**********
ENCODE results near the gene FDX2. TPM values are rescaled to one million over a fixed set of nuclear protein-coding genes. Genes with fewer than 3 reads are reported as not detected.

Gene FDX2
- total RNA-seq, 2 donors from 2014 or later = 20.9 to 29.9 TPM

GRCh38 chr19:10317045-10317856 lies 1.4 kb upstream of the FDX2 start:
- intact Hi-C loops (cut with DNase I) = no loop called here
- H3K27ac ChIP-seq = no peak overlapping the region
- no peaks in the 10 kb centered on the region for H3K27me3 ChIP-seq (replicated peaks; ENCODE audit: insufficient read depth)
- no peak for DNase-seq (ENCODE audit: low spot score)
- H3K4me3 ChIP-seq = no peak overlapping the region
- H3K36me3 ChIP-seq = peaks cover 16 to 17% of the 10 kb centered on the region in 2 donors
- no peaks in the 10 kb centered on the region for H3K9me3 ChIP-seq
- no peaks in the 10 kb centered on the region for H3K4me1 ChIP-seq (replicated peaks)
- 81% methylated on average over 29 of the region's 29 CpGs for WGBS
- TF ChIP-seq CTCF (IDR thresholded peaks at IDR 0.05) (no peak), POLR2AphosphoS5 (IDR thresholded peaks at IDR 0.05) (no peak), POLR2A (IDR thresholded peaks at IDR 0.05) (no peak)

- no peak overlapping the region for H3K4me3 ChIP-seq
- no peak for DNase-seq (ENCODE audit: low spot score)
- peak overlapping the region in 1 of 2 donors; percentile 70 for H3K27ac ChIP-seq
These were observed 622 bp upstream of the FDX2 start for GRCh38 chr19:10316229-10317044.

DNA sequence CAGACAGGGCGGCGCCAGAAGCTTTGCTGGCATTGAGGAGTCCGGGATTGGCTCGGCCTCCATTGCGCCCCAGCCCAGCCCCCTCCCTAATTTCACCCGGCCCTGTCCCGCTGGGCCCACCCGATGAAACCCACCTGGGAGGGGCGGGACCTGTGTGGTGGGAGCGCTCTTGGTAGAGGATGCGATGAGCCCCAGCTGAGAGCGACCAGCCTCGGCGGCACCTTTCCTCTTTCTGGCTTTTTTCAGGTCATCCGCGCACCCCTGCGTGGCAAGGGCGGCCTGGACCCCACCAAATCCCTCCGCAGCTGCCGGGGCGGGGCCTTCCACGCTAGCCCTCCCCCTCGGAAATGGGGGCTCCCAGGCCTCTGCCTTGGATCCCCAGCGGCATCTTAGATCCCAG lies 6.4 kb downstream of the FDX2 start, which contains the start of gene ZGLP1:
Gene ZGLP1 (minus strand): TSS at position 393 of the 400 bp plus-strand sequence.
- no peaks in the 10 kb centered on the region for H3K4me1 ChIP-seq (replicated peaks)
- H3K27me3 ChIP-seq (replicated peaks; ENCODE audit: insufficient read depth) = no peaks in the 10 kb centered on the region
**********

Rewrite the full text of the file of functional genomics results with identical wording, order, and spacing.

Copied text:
ENCODE results near the gene FDX2. TPM values are rescaled to one million over a fixed set of nuclear protein-coding genes. Genes with fewer than 3 reads are reported as not detected.

Gene FDX2
- total RNA-seq, 2 donors from 2014 or later = 20.9 to 29.9 TPM

GRCh38 chr19:10317045-10317856 lies 1.4 kb upstream of the FDX2 start:
- intact Hi-C loops (cut with DNase I) = no loop called here
- H3K27ac ChIP-seq = no peak overlapping the region
- no peaks in the 10 kb centered on the region for H3K27me3 ChIP-seq (replicated peaks; ENCODE audit: insufficient read depth)
- no peak for DNase-seq (ENCODE audit: low spot score)
- H3K4me3 ChIP-seq = no peak overlapping the region
- H3K36me3 ChIP-seq = peaks cover 16 to 17% of the 10 kb centered on the region in 2 donors
- no peaks in the 10 kb centered on the region for H3K9me3 ChIP-seq
- no peaks in the 10 kb centered on the region for H3K4me1 ChIP-seq (replicated peaks)
- 81% methylated on average over 29 of the region's 29 CpGs for WGBS
- TF ChIP-seq CTCF (IDR thresholded peaks at IDR 0.05) (no peak), POLR2AphosphoS5 (IDR thresholded peaks at IDR 0.05) (no peak), POLR2A (IDR thresholded peaks at IDR 0.05) (no peak)

- no peak overlapping the region for H3K4me3 ChIP-seq
- no peak for DNase-seq (ENCODE audit: low spot score)
- peak overlapping the region in 1 of 2 donors; percentile 70 for H3K27ac ChIP-seq
These were observed 622 bp upstream of the FDX2 start for GRCh38 chr19:10316229-10317044.

DNA sequence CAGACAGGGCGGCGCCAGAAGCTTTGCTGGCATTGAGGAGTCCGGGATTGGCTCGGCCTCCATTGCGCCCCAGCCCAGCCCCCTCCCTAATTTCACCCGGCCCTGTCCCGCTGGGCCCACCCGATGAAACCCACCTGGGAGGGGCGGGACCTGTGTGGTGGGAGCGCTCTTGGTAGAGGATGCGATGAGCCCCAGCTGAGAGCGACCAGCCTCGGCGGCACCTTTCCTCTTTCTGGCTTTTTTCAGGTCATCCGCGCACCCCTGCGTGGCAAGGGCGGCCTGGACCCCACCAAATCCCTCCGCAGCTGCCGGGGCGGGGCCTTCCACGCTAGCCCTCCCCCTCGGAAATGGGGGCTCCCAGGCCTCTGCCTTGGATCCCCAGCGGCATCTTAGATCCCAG lies 6.4 kb downstream of the FDX2 start, which contains the start of gene ZGLP1:
Gene ZGLP1 (minus strand): TSS at position 393 of the 400 bp plus-strand sequence.
- no peaks in the 10 kb centered on the region for H3K4me1 ChIP-seq (replicated peaks)
- H3K27me3 ChIP-seq (replicated peaks; ENCODE audit: insufficient read depth) = no peaks in the 10 kb centered on the region